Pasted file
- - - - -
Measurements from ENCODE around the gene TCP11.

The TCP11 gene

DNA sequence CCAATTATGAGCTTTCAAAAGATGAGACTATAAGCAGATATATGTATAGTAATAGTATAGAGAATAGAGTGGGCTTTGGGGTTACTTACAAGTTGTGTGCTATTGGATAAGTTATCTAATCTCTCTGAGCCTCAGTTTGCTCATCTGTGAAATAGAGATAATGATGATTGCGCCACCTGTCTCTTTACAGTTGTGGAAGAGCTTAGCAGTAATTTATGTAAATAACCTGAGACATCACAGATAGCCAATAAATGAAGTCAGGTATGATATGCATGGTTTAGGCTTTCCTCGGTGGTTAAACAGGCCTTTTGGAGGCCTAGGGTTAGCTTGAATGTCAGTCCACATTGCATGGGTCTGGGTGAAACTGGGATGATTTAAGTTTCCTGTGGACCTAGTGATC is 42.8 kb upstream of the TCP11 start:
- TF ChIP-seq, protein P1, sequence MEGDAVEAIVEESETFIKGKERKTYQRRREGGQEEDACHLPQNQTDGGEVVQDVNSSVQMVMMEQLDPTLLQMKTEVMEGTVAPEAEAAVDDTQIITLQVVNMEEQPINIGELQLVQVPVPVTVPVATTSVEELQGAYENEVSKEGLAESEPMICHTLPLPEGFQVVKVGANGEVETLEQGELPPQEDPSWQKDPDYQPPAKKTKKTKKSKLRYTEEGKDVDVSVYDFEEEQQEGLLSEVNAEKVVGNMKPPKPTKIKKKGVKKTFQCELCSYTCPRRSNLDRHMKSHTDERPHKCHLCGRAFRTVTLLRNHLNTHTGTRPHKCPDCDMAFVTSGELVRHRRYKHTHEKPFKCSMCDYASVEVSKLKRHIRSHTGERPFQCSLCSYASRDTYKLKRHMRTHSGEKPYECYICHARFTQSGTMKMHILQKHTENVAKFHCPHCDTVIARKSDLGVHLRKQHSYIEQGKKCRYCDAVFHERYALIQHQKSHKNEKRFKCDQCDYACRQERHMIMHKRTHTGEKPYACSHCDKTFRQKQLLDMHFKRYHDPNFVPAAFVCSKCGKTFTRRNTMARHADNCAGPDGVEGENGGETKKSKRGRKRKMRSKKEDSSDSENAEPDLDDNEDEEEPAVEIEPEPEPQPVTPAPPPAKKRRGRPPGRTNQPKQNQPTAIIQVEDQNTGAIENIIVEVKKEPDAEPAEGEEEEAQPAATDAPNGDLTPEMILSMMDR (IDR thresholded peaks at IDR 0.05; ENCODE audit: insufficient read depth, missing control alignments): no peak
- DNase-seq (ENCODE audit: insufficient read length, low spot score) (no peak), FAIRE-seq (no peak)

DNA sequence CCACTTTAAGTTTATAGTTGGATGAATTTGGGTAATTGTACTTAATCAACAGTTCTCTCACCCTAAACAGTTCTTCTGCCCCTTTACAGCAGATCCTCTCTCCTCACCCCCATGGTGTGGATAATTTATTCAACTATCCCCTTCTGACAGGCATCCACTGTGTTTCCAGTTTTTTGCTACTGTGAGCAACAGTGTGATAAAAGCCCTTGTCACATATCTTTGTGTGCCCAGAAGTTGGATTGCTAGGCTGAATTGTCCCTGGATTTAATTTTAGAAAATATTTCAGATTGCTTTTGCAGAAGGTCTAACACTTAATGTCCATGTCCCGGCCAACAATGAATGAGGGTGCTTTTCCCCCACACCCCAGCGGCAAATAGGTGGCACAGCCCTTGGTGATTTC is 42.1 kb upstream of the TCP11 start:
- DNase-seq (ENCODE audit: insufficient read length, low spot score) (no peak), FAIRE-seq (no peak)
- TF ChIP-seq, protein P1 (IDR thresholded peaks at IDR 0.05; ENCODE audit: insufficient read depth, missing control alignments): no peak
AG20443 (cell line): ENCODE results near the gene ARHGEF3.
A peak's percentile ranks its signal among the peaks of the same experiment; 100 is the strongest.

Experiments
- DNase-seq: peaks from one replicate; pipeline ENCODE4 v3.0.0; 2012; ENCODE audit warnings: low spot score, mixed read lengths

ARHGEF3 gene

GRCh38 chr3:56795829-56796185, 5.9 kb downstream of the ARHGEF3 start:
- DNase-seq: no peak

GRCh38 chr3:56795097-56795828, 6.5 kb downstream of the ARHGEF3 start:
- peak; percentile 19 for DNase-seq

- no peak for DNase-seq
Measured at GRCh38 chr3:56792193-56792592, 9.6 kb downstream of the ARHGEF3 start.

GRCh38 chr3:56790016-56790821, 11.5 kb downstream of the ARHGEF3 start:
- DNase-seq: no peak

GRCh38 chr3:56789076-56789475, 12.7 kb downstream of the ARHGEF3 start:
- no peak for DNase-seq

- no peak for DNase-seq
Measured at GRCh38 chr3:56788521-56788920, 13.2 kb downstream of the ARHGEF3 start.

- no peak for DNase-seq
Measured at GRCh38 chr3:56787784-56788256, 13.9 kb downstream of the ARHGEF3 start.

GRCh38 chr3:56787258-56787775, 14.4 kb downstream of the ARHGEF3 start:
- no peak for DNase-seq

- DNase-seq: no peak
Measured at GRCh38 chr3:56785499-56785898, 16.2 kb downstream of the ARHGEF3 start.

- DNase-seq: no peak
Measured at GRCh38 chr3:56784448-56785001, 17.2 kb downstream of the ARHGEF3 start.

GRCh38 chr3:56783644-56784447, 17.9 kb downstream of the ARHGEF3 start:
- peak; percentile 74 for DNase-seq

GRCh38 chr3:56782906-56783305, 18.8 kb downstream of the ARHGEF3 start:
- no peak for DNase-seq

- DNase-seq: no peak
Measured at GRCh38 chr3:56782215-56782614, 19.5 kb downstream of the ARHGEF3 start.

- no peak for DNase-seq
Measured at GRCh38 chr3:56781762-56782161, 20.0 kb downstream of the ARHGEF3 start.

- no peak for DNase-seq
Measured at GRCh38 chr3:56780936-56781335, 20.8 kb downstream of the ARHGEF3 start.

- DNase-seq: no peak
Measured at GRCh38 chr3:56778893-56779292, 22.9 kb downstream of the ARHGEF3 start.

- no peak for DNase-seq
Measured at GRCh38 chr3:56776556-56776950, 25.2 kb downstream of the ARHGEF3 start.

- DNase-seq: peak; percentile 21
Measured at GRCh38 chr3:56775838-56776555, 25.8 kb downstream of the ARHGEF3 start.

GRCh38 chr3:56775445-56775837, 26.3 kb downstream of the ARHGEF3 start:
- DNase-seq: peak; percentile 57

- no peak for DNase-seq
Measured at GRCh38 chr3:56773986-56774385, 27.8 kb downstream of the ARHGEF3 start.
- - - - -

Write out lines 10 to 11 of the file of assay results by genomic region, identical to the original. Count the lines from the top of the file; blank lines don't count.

A peak's percentile ranks its signal among the peaks of the same experiment; 100 is the strongest.

Experiments